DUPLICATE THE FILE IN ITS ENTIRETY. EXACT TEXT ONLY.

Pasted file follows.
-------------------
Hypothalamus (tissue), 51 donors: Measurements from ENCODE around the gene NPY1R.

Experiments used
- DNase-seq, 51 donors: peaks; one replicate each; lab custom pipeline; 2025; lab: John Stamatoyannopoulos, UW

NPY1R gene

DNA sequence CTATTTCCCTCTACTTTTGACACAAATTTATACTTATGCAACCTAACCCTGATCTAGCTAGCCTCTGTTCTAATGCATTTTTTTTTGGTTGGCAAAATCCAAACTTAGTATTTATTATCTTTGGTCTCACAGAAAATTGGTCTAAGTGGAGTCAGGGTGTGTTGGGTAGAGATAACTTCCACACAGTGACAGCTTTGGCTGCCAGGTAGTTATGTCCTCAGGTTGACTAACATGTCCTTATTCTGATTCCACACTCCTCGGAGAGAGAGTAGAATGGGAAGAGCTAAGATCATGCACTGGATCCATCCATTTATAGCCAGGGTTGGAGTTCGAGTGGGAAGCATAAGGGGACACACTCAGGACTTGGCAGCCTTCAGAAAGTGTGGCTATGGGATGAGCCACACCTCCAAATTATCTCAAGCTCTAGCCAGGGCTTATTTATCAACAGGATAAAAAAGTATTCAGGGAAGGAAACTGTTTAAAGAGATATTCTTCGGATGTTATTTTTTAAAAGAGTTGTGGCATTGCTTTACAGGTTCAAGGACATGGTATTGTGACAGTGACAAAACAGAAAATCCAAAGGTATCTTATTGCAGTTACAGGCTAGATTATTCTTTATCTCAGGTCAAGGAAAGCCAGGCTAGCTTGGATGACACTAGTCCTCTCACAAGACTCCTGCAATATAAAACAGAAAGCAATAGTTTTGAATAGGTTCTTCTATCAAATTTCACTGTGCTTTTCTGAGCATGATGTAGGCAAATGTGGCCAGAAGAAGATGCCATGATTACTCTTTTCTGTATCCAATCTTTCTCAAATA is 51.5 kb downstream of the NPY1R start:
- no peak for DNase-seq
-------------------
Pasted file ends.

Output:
Hypothalamus (tissue), 51 donors: Measurements from ENCODE around the gene NPY1R.

Experiments used
- DNase-seq, 51 donors: peaks; one replicate each; lab custom pipeline; 2025; lab: John Stamatoyannopoulos, UW

NPY1R gene

DNA sequence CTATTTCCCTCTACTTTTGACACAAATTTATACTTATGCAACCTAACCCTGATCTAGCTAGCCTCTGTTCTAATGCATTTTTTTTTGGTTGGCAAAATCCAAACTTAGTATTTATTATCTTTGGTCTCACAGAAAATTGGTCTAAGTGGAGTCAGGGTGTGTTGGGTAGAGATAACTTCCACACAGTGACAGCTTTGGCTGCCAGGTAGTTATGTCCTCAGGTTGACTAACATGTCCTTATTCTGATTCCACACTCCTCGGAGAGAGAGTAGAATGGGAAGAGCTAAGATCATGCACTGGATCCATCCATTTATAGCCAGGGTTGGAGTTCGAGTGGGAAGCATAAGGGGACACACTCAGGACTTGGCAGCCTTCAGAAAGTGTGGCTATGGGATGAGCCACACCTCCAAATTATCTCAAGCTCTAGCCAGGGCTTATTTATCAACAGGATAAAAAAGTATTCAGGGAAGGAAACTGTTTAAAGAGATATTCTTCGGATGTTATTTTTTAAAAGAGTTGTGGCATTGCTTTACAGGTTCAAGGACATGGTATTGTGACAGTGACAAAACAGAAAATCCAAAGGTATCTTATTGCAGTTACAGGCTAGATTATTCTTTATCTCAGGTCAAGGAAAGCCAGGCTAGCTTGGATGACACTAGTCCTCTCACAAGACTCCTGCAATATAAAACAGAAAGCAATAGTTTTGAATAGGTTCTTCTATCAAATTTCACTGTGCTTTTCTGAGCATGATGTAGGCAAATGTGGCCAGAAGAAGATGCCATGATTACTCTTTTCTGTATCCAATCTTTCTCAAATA is 51.5 kb downstream of the NPY1R start:
- no peak for DNase-seq